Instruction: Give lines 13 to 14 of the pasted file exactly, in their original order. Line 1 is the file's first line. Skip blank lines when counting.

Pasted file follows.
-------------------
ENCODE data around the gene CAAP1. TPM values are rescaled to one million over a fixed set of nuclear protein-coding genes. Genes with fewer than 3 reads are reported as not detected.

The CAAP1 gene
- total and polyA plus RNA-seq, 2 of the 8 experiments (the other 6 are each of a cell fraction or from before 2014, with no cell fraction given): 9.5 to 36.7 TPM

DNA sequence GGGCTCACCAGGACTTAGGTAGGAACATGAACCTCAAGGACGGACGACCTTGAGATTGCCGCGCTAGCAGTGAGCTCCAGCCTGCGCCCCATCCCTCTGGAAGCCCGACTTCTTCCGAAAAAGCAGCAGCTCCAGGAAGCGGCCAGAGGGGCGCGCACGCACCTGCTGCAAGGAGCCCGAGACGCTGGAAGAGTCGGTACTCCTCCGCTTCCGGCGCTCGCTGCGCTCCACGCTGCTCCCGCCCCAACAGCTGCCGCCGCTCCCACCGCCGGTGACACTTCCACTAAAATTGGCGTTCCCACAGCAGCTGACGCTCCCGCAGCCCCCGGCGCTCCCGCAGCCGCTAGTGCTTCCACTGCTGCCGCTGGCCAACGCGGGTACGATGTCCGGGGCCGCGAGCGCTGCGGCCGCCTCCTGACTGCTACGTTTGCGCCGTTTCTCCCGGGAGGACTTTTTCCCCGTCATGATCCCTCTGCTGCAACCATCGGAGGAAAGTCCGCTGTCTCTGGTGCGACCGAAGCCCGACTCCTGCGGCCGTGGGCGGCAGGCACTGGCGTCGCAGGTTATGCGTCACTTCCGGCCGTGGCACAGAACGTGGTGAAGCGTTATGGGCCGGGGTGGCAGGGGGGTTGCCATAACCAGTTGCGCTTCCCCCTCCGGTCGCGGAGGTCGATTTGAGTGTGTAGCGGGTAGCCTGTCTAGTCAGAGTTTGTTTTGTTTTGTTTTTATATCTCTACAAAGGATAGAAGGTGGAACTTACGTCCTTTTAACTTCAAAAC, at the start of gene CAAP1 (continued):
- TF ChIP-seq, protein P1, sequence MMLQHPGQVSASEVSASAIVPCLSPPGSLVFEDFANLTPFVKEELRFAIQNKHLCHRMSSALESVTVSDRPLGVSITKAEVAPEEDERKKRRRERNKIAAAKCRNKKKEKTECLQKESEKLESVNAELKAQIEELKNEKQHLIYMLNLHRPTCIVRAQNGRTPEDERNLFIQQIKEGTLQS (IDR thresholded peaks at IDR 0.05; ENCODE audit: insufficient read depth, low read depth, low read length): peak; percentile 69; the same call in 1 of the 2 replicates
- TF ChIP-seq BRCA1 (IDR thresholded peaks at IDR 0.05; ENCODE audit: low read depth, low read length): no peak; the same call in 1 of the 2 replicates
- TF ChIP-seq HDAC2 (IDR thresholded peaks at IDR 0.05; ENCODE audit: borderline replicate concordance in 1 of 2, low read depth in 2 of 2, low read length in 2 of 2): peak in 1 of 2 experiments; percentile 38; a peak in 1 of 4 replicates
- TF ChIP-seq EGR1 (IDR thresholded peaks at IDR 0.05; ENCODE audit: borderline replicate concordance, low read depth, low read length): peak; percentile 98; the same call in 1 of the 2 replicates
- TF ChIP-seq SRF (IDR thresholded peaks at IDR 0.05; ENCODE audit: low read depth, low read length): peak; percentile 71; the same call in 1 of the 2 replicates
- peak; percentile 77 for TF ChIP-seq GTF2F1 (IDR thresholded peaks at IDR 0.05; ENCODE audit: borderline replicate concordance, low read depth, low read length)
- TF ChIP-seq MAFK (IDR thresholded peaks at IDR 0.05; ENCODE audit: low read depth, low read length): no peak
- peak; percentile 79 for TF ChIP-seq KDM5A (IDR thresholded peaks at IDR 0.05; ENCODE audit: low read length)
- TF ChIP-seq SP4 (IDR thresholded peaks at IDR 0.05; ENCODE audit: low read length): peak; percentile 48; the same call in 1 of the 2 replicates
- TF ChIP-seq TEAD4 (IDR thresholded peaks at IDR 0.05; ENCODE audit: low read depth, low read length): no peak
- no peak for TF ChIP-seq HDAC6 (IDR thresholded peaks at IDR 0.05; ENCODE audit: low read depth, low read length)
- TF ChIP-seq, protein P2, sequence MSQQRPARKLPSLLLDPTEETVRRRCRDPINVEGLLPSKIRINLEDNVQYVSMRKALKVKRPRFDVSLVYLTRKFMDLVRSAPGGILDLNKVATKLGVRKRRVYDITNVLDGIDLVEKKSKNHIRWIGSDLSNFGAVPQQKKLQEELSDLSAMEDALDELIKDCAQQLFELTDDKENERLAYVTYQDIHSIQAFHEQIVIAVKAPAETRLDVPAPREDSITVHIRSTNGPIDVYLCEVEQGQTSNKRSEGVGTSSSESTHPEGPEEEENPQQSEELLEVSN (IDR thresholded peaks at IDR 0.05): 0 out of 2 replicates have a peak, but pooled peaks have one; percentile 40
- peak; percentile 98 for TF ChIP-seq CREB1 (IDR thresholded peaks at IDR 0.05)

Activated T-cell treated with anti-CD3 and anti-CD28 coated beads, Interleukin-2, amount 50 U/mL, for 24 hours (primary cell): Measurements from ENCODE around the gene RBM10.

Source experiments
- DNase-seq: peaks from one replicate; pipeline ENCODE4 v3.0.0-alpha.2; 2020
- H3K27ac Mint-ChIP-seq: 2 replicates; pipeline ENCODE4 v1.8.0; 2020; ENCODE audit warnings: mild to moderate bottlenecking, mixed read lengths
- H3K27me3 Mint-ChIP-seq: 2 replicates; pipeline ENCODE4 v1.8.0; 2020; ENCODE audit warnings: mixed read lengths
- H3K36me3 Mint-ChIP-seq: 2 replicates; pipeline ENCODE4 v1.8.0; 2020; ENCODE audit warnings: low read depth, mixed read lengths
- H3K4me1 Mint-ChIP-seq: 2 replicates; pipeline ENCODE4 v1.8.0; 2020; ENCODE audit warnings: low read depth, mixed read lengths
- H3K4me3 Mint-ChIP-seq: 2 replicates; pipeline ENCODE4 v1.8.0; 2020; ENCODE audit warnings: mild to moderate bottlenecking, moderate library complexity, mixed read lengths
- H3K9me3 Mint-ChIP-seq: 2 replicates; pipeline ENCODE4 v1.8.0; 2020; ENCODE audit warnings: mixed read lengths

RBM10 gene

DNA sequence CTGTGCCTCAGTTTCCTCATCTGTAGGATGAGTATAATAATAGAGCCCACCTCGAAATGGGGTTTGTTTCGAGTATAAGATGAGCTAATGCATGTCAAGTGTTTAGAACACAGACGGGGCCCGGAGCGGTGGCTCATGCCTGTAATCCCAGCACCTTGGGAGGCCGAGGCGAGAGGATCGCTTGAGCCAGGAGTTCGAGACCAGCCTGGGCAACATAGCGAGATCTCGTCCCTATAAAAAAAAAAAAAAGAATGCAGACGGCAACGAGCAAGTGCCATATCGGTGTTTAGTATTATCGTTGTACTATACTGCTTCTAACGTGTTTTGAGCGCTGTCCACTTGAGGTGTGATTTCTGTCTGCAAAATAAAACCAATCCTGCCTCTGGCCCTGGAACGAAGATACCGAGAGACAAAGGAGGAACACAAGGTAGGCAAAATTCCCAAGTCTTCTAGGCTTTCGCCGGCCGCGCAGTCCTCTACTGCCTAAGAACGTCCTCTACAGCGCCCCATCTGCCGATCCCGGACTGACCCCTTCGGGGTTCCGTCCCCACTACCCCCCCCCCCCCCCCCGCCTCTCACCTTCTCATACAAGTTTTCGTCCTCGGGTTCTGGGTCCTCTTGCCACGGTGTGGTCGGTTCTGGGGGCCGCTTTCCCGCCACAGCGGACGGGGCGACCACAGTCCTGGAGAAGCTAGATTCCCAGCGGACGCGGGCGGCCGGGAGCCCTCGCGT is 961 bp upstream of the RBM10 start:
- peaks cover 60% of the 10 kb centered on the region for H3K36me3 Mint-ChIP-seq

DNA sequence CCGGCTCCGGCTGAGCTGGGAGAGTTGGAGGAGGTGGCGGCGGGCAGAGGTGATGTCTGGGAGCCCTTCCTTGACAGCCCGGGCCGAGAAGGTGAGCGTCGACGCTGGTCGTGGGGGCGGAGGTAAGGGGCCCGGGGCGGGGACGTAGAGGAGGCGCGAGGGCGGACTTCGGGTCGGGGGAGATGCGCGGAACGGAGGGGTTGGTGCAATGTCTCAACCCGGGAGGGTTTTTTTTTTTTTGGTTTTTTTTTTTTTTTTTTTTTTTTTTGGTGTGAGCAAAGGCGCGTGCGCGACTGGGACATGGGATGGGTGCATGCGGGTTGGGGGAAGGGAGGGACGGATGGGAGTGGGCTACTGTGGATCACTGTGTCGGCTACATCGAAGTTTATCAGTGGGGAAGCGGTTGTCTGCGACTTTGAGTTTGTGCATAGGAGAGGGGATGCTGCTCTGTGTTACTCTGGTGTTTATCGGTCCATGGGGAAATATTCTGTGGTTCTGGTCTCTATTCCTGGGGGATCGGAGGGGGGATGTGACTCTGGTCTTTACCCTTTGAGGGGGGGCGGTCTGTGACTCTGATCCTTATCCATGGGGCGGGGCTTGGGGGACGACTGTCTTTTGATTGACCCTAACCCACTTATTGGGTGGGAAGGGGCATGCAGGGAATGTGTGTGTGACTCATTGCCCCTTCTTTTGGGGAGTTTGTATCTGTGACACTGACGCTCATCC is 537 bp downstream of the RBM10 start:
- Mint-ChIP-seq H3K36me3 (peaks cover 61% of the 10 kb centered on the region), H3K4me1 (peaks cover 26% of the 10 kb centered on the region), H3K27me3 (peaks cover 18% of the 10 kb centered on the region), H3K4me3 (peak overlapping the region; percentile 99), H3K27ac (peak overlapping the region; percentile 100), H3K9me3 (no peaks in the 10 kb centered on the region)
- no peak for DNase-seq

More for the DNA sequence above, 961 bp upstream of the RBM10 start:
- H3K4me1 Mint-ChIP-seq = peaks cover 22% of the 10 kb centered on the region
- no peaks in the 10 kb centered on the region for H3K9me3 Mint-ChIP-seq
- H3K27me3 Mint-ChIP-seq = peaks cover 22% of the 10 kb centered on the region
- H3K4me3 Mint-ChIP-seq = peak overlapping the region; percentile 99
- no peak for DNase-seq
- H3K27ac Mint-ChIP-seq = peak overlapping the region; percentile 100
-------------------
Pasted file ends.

- TF ChIP-seq SP4 (IDR thresholded peaks at IDR 0.05; ENCODE audit: low read length): peak; percentile 48; the same call in 1 of the 2 replicates
- TF ChIP-seq TEAD4 (IDR thresholded peaks at IDR 0.05; ENCODE audit: low read depth, low read length): no peak